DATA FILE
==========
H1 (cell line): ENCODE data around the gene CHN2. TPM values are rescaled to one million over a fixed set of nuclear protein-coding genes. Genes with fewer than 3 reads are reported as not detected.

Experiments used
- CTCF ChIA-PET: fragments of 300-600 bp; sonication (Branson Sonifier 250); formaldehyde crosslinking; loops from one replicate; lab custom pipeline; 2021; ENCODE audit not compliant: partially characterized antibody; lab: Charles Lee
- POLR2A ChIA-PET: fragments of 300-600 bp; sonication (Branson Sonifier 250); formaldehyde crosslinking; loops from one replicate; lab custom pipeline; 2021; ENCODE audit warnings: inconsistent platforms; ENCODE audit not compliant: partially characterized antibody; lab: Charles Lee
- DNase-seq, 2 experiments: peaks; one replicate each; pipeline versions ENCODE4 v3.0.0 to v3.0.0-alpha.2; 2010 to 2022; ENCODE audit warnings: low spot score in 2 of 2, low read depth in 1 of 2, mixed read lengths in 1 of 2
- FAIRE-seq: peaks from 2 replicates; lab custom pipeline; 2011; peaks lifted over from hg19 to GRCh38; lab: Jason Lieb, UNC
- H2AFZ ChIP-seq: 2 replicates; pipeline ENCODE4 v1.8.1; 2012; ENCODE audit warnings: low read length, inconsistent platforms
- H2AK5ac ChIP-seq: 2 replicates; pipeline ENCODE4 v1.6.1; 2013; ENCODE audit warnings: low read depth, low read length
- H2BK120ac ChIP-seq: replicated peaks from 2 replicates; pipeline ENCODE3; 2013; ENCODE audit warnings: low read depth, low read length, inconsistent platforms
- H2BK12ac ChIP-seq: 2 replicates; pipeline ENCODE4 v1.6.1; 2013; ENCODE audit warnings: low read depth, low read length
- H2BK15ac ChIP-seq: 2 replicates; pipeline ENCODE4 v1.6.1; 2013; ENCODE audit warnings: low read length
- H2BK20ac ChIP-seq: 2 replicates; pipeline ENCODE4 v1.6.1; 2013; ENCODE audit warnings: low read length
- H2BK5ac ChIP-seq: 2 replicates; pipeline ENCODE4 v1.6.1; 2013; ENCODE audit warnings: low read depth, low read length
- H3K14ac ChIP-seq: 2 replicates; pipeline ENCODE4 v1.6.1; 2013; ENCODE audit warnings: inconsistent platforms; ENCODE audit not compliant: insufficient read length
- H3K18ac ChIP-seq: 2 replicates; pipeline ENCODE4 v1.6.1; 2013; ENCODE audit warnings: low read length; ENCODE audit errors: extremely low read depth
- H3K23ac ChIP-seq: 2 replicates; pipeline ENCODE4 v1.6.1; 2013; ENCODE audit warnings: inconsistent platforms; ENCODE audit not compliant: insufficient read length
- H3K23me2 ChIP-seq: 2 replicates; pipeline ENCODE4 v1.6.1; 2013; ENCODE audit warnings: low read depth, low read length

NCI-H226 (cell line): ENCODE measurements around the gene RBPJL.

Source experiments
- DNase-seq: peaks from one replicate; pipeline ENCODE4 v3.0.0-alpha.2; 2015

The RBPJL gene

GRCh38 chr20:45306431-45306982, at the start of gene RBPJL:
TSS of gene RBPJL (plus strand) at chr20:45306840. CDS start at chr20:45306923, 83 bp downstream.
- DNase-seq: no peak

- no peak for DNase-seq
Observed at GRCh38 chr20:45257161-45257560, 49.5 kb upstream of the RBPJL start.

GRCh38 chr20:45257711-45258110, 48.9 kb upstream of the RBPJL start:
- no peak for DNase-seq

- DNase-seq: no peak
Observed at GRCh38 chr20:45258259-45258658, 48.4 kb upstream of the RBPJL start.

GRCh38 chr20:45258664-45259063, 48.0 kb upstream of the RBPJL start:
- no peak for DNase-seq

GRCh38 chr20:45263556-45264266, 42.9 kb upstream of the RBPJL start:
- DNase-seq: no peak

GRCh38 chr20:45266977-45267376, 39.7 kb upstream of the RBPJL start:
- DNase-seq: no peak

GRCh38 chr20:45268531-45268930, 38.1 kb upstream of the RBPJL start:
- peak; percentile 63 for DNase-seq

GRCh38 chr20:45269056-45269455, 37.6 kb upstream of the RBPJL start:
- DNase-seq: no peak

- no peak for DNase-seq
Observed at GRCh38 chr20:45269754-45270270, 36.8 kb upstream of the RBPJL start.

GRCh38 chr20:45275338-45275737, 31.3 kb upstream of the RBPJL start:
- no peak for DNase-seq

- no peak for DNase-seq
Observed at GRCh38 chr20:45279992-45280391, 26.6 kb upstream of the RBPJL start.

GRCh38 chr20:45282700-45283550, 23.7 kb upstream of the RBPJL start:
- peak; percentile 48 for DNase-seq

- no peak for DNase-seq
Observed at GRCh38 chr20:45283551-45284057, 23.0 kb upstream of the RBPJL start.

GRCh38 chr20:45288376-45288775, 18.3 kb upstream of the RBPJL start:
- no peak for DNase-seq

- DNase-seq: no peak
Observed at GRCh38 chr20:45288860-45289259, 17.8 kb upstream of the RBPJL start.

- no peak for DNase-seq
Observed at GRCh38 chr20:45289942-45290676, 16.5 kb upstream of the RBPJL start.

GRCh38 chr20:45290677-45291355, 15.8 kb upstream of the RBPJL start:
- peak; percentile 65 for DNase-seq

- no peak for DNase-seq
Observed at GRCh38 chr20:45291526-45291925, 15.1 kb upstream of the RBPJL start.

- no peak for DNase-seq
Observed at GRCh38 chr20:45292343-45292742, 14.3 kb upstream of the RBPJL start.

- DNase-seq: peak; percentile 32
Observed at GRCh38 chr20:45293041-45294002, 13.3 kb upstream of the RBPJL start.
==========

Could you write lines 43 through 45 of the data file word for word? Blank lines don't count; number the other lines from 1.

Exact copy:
GRCh38 chr20:45275338-45275737, 31.3 kb upstream of the RBPJL start:
- no peak for DNase-seq

- no peak for DNase-seq